The Cathedral of Saint Lawrence, standing at the top of Petřín hill in the Lesser Town, is a church, which serve as the cathedral of the Old Catholic Church in the Czech Republic. With its altitude of 327 metres above sea level this was the highest place in Prague for a long time.
The cathedral is located on a site, where pagan Slavs made their ceremonies and lighted sacred fires and where princess Libuše, according to a legend, made a prophecy about future splendour and fame of Prague. It is said that Duke Boleslav II (by request of Prague bishop Saint Adalbert) had a small church built there, consecrated to Saint Lawrence.
The oldest written source about the chapel of Saint Lawrence dates back to 1135. In that time it was a single-nave romanesque building with an apse on the east end and a tower on the west. The walls of this Romanesque building are partially preserved in the present church. It was built probably during the reign of Duke Soběslav I and was similar in style to the church of the Holy Cross in the Old Town, which is now also used by the Old Catholic Church.
In 1590 the chapel was restored by George Henry of Frankenstein. In the 18th century the church was reubilt due to P. Norbert Saazer and the Guild of Prague cooks. The construction lasted from 1730s to the year 1780. The project was made by architect K. I. Dientzenhofer. A new monumental Baroque north face of the building was created, with statues of Holy Trinity, St John of Nepomuk and St Mary Magdalene. There is also the coat of arms of prior František Strachovský ze Strachovic, who oversaw the building work. In the niche there is a statue of St Adalbert.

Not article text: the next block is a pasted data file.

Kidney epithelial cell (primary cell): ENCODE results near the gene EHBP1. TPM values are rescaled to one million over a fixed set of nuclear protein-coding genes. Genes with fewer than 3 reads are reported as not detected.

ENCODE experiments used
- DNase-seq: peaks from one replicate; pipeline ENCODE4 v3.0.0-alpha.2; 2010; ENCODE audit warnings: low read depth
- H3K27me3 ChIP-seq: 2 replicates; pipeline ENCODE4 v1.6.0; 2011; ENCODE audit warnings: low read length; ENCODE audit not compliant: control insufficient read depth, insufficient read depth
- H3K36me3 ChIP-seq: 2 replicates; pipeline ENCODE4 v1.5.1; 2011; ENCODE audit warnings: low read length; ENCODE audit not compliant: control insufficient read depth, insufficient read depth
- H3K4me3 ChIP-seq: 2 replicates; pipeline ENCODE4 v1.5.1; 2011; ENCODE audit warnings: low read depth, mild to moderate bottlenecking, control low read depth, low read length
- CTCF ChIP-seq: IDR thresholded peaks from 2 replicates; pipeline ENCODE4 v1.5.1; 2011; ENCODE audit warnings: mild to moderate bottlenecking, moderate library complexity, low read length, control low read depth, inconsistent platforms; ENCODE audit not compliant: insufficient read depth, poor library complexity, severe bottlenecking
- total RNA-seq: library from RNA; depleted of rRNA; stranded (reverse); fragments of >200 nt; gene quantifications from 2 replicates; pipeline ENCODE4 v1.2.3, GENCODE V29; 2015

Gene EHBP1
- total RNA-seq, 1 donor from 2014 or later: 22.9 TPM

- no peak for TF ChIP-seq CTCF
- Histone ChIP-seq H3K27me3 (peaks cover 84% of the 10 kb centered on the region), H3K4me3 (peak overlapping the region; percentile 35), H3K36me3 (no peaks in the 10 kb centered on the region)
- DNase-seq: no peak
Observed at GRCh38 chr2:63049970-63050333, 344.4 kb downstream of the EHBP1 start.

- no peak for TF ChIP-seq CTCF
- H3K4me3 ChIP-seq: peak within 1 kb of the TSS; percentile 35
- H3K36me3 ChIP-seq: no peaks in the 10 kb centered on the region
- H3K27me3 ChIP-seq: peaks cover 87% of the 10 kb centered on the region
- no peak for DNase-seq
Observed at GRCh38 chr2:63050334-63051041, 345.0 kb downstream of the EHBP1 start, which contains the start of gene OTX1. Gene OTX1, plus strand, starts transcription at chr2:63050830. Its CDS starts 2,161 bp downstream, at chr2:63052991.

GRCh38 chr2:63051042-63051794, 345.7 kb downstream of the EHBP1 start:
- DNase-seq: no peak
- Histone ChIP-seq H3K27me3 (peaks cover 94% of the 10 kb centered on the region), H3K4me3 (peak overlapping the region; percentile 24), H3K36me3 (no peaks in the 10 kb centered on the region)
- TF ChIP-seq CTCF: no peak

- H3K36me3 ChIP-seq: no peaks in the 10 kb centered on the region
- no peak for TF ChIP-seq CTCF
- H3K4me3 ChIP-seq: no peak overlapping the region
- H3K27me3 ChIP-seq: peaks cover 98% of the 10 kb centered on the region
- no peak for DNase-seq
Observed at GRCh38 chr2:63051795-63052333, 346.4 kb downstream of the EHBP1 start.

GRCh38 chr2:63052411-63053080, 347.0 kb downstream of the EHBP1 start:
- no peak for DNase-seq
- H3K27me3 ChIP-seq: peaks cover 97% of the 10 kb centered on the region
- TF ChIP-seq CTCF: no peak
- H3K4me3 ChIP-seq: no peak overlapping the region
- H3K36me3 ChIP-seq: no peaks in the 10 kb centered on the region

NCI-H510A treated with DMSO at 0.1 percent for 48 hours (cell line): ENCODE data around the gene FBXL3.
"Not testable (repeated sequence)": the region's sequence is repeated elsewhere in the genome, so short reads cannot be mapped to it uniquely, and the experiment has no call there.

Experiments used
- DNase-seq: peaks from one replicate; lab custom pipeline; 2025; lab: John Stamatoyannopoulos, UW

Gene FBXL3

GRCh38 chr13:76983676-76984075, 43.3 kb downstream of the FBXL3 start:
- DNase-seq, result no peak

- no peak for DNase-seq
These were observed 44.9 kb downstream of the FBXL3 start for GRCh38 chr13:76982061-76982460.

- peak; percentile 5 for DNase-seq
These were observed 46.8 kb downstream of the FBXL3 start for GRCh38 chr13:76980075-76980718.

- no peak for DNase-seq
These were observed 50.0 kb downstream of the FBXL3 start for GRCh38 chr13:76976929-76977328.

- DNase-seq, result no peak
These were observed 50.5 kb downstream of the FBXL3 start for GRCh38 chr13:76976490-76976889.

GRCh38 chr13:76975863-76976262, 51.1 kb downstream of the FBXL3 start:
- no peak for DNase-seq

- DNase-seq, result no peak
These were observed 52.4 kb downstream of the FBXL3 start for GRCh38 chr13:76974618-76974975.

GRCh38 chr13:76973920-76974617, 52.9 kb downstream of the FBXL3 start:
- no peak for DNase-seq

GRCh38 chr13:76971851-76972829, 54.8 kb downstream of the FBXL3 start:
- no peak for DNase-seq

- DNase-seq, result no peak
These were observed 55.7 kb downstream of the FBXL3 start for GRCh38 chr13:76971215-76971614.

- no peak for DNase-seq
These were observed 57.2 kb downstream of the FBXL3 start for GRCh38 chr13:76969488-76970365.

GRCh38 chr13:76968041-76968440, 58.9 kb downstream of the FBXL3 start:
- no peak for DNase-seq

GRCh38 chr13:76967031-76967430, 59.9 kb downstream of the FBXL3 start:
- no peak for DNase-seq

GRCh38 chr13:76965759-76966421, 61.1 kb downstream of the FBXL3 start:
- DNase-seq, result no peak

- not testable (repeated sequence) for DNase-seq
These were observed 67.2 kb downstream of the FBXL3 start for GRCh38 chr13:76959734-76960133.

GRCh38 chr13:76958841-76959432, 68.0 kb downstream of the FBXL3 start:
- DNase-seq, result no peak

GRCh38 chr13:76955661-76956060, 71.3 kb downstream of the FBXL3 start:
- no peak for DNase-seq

As for the furnishings, the most notable item is a painting of the martyrdom of St Lawrence by Burgundian painter Jean Claud Monnot on the right side altar. Today’s interior is a work of Architect Jiří Pelcl, including a modern crucifix, hanging from the ceiling.
Chapel of Calvary, standing next to the church, was built in 1735. Its face is decorated by a sgraffito of the Resurrection. The Way of the Cross on Petřín with 14 stations also belong to the church.References:
The Château Comtal (Count’s Castle) is a medieval castle within the Cité of Carcassonne, the largest city in Europe with its city walls still intact. The Château Comtal has a strong claim to be called a 'Cathar Castle'. When the Catholic Crusader army arrived in 1209 they first attacked Raymond-Roger Trencavel's castrum at Bèziers and then moved on to his main stronghold at Carcassonne.
The castle with rectangular shape is separated from the city by a deep ditch and defended by two barbicans. There are six towers curtain walls.
The castle was restored in 1853 by the architect Eugène Viollet-le-Duc. It was added to the UNESCO list of World Heritage Sites in 1997.